First Call: Preparing for an unprecedented situation
We had already prepared most of the face to face Round 6 household survey, originally scheduled for this year, when the pandemic hit; instruments had been drafted and piloting completed in Peru and Ethiopia before the world changed completely. For the new phone survey, we wanted to adapt our own survey instruments as closely as possible in order to keep the consistency of measures that we have been monitoring across previous rounds, whilst ensuring we capture the most important impacts of the COVID-19 crisis.
There were some key restrictions guiding how we compiled the content of the survey:
• Some important measures just cannot be taken over the phone (e.g. anthropometrics, or mathematics tests); or, are not designed to be administered over the phone (e.g., Likert scales).
• Phone surveys are more tiring for participants, so we had to make sure that each call is as short as possible (see the discussion on JPAL’s best practices for phone surveys page).
• We had to consider new ethical issues given that many people are living through an extremely stressful time. We needed to ensure our questions would not be unduly upsetting, and if we have to ask sensitive questions, that we also have protocols for fieldworkers on what to do in cases where participants become upset, and have information to hand in order to advise them if needed. The team also has to be prepared to deal with immediate emergencies that arise due to the lockdown situation. Marta and Gina Crivello, our lead qualitative researcher, are writing a blog about some of the ethical issues that the pandemic is raising for longitudinal research including ours– watch this space.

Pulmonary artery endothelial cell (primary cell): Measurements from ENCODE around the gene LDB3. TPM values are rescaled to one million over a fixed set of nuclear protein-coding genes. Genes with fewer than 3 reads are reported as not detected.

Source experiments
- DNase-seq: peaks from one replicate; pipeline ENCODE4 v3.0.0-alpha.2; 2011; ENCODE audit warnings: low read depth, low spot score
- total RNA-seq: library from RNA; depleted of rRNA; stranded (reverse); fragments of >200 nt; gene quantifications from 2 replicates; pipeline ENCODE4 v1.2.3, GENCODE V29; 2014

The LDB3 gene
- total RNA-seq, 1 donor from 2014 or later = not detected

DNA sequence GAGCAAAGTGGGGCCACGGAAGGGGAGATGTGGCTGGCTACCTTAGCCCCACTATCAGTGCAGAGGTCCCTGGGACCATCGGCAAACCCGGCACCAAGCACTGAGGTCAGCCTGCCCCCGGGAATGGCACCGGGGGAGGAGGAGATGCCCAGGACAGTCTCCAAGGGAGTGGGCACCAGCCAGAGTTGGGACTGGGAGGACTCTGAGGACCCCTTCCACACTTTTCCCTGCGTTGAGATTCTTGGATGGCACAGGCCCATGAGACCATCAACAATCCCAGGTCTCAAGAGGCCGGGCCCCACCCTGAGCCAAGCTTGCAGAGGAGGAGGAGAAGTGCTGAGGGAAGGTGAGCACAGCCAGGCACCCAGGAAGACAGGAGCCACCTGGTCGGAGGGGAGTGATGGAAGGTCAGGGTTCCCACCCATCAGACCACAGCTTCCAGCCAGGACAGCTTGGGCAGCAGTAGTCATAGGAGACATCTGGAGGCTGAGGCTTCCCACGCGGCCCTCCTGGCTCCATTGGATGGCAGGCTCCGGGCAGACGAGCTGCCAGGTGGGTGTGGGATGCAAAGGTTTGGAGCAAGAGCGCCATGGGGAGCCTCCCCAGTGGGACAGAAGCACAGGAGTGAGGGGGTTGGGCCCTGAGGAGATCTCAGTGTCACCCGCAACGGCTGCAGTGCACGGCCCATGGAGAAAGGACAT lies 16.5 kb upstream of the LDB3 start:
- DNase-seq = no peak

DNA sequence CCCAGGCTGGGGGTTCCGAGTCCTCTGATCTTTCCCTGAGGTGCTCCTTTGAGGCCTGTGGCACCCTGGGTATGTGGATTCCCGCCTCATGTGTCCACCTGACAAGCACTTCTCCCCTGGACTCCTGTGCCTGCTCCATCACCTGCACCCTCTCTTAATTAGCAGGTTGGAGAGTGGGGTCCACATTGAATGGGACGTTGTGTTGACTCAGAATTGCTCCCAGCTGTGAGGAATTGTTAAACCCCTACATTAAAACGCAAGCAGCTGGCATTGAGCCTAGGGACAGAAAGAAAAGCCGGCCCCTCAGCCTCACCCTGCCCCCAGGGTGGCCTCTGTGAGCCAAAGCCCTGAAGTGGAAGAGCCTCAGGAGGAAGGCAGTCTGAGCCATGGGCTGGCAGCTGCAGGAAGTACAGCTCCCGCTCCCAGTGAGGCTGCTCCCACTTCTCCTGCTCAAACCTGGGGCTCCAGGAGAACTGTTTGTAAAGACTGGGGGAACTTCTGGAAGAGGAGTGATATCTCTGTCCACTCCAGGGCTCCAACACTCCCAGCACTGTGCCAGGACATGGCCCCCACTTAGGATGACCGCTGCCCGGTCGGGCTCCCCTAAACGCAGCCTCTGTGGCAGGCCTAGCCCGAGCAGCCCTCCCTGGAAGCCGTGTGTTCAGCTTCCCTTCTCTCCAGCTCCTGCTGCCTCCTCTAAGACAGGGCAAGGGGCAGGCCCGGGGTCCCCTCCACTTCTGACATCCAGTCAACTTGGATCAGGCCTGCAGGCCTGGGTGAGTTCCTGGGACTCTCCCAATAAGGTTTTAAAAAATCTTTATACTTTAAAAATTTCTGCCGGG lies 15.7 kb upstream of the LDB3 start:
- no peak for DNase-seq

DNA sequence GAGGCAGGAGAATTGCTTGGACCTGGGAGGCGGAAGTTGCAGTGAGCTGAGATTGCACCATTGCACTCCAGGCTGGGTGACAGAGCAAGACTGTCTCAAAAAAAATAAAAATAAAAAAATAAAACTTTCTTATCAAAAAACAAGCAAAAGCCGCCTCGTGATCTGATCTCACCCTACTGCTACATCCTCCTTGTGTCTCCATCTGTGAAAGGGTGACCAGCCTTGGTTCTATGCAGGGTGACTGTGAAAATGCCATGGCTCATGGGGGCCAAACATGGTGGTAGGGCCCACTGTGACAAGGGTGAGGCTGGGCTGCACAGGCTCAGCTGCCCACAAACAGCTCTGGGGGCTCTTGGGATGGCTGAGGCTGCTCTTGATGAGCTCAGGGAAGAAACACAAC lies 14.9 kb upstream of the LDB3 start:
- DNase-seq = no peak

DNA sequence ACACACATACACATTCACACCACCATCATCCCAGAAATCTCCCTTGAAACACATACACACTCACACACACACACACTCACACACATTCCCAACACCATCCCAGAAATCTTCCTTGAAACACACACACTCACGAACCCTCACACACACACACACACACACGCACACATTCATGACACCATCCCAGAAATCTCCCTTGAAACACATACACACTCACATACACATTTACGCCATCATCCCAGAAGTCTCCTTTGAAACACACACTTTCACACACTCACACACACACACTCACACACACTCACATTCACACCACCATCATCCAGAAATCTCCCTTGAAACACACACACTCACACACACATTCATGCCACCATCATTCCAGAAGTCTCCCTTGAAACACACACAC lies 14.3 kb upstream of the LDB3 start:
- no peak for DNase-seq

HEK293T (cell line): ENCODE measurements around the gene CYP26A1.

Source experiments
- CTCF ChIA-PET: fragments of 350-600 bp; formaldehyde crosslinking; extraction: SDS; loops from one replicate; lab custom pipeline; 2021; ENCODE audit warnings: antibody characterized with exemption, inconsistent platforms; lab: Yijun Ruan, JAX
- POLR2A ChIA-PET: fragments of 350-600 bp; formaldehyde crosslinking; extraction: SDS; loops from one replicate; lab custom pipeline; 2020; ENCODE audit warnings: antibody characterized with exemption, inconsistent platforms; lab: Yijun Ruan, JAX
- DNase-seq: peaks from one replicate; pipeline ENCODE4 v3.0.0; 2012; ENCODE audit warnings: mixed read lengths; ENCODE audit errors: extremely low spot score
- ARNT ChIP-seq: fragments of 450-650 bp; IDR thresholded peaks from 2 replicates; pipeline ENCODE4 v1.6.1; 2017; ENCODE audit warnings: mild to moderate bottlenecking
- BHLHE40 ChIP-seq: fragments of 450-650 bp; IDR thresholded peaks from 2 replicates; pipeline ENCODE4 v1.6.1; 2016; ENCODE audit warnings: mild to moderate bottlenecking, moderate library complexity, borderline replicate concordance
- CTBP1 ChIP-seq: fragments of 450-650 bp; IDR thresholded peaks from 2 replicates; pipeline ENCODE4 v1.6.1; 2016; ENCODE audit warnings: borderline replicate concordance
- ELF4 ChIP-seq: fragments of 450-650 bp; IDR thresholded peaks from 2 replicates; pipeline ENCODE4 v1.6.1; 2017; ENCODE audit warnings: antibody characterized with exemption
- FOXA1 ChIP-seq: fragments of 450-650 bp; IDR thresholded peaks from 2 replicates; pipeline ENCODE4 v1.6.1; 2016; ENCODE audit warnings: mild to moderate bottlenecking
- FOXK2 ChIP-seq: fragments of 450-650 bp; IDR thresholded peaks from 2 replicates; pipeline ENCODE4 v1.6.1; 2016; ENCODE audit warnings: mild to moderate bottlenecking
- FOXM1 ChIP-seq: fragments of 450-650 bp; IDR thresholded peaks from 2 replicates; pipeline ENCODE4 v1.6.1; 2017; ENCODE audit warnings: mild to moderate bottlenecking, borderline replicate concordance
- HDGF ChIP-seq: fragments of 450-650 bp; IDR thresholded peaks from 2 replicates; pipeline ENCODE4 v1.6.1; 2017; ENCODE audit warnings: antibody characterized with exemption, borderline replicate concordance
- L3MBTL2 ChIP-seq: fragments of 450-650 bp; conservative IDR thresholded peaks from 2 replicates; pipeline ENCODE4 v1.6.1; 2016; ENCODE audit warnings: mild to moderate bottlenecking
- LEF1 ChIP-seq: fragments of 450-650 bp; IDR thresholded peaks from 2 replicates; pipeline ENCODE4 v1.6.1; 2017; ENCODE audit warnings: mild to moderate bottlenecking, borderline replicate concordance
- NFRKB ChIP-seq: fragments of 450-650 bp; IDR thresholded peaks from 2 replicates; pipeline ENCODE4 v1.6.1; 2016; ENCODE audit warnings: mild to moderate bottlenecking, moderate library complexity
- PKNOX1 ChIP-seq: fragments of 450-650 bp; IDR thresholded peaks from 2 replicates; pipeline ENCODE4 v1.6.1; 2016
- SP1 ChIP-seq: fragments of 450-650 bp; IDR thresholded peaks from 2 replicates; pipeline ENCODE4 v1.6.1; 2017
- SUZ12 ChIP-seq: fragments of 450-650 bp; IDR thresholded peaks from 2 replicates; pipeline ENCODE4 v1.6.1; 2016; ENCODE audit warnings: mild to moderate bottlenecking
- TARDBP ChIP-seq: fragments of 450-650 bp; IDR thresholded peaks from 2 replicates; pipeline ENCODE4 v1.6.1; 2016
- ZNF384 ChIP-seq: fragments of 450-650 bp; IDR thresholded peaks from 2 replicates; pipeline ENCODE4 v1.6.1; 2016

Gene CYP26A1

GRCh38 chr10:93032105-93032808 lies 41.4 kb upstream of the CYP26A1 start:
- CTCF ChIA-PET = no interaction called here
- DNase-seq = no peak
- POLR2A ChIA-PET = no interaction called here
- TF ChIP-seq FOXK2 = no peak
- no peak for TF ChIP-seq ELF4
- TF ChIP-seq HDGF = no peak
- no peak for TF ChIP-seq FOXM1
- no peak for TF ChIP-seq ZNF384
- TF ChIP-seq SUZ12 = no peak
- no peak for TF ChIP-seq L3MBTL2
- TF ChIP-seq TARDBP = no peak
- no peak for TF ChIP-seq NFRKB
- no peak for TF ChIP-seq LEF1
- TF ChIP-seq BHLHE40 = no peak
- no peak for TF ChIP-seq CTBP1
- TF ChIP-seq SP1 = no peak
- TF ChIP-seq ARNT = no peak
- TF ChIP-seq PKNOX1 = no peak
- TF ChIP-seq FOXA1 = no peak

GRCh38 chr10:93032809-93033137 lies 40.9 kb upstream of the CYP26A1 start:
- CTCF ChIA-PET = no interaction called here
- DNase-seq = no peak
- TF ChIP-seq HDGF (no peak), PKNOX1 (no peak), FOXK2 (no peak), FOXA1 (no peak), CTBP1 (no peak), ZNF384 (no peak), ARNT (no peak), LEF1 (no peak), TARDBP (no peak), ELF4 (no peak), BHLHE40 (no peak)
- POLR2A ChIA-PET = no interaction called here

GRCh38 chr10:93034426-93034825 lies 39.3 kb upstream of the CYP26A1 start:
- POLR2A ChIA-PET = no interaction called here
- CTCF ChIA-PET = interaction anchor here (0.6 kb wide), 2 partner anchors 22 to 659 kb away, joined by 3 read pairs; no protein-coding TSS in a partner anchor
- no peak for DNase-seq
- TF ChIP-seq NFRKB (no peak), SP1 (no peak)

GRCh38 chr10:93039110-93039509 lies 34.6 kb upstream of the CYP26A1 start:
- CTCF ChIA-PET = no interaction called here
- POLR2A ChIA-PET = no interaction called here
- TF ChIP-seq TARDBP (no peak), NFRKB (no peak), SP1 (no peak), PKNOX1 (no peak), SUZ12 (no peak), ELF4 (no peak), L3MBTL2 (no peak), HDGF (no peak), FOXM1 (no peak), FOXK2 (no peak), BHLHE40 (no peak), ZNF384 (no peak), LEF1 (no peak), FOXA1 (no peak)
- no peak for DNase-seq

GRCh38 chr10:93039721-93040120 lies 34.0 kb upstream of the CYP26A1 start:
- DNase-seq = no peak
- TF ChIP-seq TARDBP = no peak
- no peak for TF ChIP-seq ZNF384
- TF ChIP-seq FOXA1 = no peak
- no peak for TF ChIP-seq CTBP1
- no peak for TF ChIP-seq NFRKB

We took a number of important/critical steps in developing the phone survey:
• We consulted surveys – already developed by the academic community - some of which were aimed at internet users, some for phone surveys (International Coronavirus Survey, JPAL Covid-19 response team, Inter-American Development Bank, World Bank LSMS team, Gender Innovation LAB, Wellcome Trust) to help us work out how to capture information on the effects of the new and rapidly evolving global pandemic, and to ensure comparability.
• We did a pre-pilot in Peru under the guidance of our Fieldwork Manager Sofia Madrid, who has been with the Young Lives project since the very beginning, and has drawn on her wealth of understanding to advise us on how participants may understand the questions, how to make the interview `flow’ more smoothly, and how to introduce complex and challenging topics.
• We sought rapid ethical approval from Oxford University (ODID)’s Ethics committee, as well as in each of the countries, and developed the fieldworker manual and protocols which had to be much more detailed, partly because communication and training is more difficult done remotely, and also because of the tight timescale for this virtual survey. Training took place over zoom in Peru (pictured above), and with social distancing measures in place in Ethiopia, India (see below) and Vietnam. Each enumerator has been provided with a smartphone with an internet plan together with a pair of headphone and a tablet used for the survey administration.